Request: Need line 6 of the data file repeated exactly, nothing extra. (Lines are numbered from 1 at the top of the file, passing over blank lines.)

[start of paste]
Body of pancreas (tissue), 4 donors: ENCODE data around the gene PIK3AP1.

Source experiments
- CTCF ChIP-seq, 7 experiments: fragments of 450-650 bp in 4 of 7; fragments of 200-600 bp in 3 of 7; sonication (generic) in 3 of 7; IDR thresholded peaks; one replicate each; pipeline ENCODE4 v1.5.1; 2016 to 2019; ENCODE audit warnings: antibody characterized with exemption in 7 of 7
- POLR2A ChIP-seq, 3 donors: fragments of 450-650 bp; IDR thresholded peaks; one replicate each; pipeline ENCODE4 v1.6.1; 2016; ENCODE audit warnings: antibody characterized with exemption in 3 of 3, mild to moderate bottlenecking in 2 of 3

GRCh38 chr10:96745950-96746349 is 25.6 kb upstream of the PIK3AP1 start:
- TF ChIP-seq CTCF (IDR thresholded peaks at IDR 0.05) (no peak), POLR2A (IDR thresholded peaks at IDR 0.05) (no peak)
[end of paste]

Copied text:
- TF ChIP-seq CTCF (IDR thresholded peaks at IDR 0.05) (no peak), POLR2A (IDR thresholded peaks at IDR 0.05) (no peak)